Academic journal article Notes

Songs in Motion: Rhythm and Meter in the German Lied

Academic journal article Notes

Songs in Motion: Rhythm and Meter in the German Lied

Article excerpt

Songs in Motion: Rhythm and Meter in the German Lied. By Yonatan Malin. (Oxford Studies in Music Theory.) Oxford: Oxford University Press, 2010. [xx, 236 p. ISBN 9780195340051. $49.95.] Music examples, tables, bibliography, index.

In an 1817 article in the Allgemeine Musika lische Zeitung, the composer, critic, and publisher Hans Georg Nägeli predicted a new era of lied composition that would be characterized by "an as of yet unrecognized polyrhythm, so that the rhythm of speech, singing, and playing will be subsumed into a higher artistic whole" (Hans Georg Nägeli, "Die Liederkunst," Allgemeine Musikalische Zeitung 45 [1817]: 765-66). The often overlooked relations between these rhythms of poetry and music lie at the heart of Yonatan Malin's valuable contribution to the study of German art song. In Songs in Motion Malin draws on a wealth of past and present approaches to song analysis and metric theory (including his dissertation, "Metric Dissonance and Music- Text Relations in the German Lied" [Ph.D. diss., University of Chicago, 2003]) to critically examine songs by Fanny Hensel née Mendelssohn, Franz Schubert, Robert Schumann, Johannes Brahms, and Hugo Wolf. Whereas recent studies of rhythm and meter have largely focused on specific songs or collections, Songs in Motion presents a broad picture of the genre and the changing approaches to lied composition in the nineteenth century. Malin's stated aim of the book is "a deepened awareness" of temporal flow in song and the union of musical and poetic rhythms (p. vii), and his readily comprehensible analytical methods and straightforward prose help realize the goal.

Perhaps counterintuitively, in order to understand how a song is set in motion, it must first be suspended in time; each layer of a song-text, vocal line, and accompaniment-is studied independently, then joined together to observe the resultant polyrhythm that propels a song forward. The opening two chapters ("Part One: Rhythm and Meter in the German Lied") provide a number of tools to do so by introducing methodologies and providing background on the analysis of the poetic and musical rhythms of lieder. In the first chapter, "The Rhythms of Poetry and Song," Malin offers a concise overview of poetic rhythms and meters before turning to a discussion of musical rhythm, in which he identifies a number of declamatory schemas commonly used by nineteenthcentury composers to translate trimeter, tetrameter, and pentameter poetic lines into a given musical meter. These declamatory schemas, which outline declamatory rhythms and indicate recurring patterns of text setting, provide a simple yet effective method for comparing different composers' approaches to combining poetic and musical rhythms, and Malin utilizes this particular approach repeatedly throughout Songs in Motion. Chapter 2, "Theories of Musical Rhythm and Meter," introduces a number of recent developments in metric theory, using the distinction between meter and rhythm as a point of both departure and conclusion. Meter is defined not as a static temporal frame, but as "an infinitely variable structuring of periodic motion" formed by "recurring accents and parallel structures," while rhythm is understood as "the changing pattern of durations (pp. 64-65). This more flexible conception of meter underlies many of the recent development in metric theory. Malin offers succinct explanations of these theories (including those of periodicity, hypermeter, metric perception and entrainment, phrase rhythm, shadow meter, and metric conflict), taking care to apply these concepts to short examples within the lied genre in preparation for the more extended analyses of part 2.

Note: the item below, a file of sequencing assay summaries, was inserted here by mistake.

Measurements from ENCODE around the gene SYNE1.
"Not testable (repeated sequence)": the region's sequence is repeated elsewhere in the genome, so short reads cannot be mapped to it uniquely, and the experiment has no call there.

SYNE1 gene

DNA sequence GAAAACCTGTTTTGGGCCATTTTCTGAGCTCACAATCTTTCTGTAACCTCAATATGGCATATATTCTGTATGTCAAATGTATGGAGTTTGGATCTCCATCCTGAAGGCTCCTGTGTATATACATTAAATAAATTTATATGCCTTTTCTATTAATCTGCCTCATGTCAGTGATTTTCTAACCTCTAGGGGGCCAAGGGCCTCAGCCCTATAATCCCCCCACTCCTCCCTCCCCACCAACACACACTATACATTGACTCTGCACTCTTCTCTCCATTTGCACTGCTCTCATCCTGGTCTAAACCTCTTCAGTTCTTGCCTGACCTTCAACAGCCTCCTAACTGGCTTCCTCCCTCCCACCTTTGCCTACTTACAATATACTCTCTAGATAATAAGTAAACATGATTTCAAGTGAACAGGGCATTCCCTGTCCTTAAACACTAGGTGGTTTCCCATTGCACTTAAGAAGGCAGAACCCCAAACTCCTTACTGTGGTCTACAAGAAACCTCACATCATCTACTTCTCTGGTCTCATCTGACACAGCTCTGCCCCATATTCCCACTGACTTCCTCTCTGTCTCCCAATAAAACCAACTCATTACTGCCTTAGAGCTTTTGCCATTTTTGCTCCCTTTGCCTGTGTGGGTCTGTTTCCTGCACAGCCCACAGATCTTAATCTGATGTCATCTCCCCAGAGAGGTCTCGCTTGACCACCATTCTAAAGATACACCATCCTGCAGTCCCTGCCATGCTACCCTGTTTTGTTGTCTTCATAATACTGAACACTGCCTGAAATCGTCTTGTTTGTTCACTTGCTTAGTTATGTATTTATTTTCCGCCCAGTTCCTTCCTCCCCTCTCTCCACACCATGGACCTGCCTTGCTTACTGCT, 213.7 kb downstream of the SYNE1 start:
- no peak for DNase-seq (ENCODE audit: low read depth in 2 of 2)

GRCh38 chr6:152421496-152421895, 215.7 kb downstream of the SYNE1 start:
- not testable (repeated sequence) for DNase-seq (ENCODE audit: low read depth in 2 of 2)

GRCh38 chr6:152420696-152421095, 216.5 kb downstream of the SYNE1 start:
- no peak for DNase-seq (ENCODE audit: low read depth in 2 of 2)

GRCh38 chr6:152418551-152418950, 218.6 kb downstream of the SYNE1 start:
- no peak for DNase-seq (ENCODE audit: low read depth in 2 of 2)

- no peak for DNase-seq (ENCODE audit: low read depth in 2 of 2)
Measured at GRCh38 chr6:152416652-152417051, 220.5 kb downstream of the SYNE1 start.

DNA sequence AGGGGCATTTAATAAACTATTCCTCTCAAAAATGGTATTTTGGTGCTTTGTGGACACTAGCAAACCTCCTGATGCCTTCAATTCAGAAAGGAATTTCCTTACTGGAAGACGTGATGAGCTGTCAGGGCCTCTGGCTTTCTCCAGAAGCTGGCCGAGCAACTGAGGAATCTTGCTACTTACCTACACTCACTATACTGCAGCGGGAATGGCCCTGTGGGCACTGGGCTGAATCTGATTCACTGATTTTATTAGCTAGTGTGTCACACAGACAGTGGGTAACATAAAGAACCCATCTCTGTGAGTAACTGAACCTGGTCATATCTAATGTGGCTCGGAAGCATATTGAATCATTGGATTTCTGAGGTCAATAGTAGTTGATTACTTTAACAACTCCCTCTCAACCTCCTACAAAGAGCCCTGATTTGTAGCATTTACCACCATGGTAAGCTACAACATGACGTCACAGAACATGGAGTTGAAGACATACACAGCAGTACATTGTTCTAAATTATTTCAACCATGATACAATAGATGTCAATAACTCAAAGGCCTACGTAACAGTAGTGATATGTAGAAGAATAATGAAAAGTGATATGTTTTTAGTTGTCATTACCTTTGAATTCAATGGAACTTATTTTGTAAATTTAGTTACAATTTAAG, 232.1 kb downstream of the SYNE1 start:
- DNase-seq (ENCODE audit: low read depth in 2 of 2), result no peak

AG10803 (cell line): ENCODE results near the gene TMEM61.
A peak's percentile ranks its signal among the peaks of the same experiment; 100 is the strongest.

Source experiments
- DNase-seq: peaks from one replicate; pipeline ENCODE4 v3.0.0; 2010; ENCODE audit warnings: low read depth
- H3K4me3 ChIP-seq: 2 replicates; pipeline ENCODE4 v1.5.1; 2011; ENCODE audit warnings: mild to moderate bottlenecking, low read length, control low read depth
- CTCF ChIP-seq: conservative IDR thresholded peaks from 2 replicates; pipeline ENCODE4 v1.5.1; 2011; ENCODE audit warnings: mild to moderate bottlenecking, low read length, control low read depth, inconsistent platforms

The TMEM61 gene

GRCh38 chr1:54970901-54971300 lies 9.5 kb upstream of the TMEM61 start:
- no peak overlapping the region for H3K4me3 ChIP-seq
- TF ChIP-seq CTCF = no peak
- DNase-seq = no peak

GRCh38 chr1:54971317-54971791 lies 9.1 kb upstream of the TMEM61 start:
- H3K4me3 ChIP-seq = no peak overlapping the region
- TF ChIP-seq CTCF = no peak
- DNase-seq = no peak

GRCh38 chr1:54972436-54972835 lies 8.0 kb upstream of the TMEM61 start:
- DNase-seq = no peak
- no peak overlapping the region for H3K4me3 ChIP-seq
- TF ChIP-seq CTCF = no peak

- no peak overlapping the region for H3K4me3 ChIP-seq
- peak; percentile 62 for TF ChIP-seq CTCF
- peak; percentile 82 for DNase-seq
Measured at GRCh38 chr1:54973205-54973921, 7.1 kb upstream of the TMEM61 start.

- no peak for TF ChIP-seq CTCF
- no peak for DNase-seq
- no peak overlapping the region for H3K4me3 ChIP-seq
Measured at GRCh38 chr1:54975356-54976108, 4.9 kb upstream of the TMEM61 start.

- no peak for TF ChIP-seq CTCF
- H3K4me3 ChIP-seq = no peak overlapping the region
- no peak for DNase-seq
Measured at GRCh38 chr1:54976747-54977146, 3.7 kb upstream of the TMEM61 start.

Chapters 3 through 6 ("Part Two: Songs in Motion") turn to closer readings of specific songs that represent in some way the aforementioned composers' approaches to rhythm and meter. Although these two musical elements provide entry points into the various songs, Malin neglects neither the cultural contexts in which the songs were written (he provides brief background information pertinent to understanding each song) nor the other musical and poetic aspects of the songs, including poetic meaning, harmony, form, musical texture, and dynamics. …

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